I married Spouse with a sincere belief that we would grow old together, husband and wife. But alas, it isn’t true. Instead, we will grow old together as dear friends, confidants and one another’s constant champion. I imagine that will look differently over the years.
I refuse to see the end of our marriage as a failure. Quite the opposite, in fact.
At the beginning, we fell in love quickly, madly and without hesitation. We founded and ran an advocacy group in our conservative college town and community. We held hands and walked together away from a religion and culture we now condemn. We gave one another the confidence and bravery to be the truest versions ourselves.
The first night we kissed, he was about to drive me home for the night when he came around to my side of the car, opened the door and asked me to please get out. He said he couldn’t wait and he pulled me close to kiss me as the first snowfall of the season began around us. The first time we had sex, I cried. It wasn’t my first time, but it felt as though it was.
For months, I would lay naked in bed, watching him play guitar and sing Iron and Wine or Sufjan Stevens and he would pick me wildflowers on the way to my house each day in spring. We spent hours on his roof discussing philosophy, poetry and religion. We both felt fully seen for the first time in our lives.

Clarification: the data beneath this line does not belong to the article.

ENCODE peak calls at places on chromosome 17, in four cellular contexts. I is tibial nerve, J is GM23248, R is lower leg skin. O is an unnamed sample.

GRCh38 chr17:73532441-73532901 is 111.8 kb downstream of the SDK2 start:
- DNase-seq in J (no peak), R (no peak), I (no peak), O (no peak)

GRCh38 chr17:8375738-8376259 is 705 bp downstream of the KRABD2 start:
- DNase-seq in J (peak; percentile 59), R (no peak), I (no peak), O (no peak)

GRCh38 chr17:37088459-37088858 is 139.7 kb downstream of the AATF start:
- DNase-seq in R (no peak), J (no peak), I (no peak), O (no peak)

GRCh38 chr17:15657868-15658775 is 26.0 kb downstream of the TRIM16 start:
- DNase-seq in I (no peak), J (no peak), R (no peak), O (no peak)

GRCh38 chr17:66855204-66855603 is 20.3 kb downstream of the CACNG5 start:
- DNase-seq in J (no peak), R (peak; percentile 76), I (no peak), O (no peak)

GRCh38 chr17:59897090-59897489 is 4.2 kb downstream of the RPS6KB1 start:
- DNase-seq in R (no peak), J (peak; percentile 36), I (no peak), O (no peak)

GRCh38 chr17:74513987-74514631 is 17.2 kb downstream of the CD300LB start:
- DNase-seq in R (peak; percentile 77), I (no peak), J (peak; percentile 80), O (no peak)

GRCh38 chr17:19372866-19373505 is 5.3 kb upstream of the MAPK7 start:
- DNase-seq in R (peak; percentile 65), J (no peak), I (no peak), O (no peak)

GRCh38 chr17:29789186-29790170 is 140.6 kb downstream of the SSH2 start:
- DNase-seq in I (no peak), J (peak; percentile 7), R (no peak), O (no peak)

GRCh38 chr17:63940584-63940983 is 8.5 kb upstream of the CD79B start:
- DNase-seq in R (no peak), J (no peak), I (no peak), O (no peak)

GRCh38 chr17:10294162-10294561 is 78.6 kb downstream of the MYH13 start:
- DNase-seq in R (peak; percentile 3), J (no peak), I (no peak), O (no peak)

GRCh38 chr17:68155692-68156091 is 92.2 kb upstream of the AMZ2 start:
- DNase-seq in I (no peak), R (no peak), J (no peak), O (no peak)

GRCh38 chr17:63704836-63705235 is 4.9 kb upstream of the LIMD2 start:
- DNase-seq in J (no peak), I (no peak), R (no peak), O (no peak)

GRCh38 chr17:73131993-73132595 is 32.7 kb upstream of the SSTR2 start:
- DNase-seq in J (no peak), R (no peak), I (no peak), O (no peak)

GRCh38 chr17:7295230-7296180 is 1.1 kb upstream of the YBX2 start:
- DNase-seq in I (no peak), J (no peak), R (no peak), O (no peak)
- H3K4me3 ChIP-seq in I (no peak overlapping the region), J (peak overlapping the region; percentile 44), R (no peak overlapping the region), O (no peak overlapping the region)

We were married barefoot in the foothills of the Wasatch mountains not 8 months after meeting. We wrote our own vows and my pastor grandmother officiated as we stood beneath an arch Spouse and brothers had built from found wood in the mountains.
We moved in together and out of state simultaneously after that. We were so poor we had to borrow $400 from his parents just to buy a bed. We laid on a pile of blankets in our living room for months, referring to it as our couch. That first year of marriage was bliss and I wouldn’t exchange it for anything. He built us a raised bed in the front yard and we adopted a dog together.
But then we began to grow up and through the things of life. Spouse embarked on the arduous and in my opinion, abusive, path of medical education while I held many jobs and finished my undergraduate degree. We supported one another the best we could. There was always love and respect and a good degree of emotional connection through these challenging years. But we were also growing into ourselves. And that means figuring out how we wanted to live and what kinds of things we could give and needed to get within a romantic relationship.
I don’t feel that I can pinpoint a moment where our marriage headed south, because it really didn’t. Part of our vows had a promise in it to hold the space for one another to grow and change as individuals and I feel proud to say that for the most part, we did do that. There is more to it than this, but I think it boils down to the fact that we just aren’t what one another’s needs anymore. Not in this way.
So even though I am palpably feeling the heart break of the end of our marriage these days, I find solace in the knowledge that a broken heart has cracks in through which more love can enter. And in the end, I still have my best friend and words cannot express how grateful I am for him.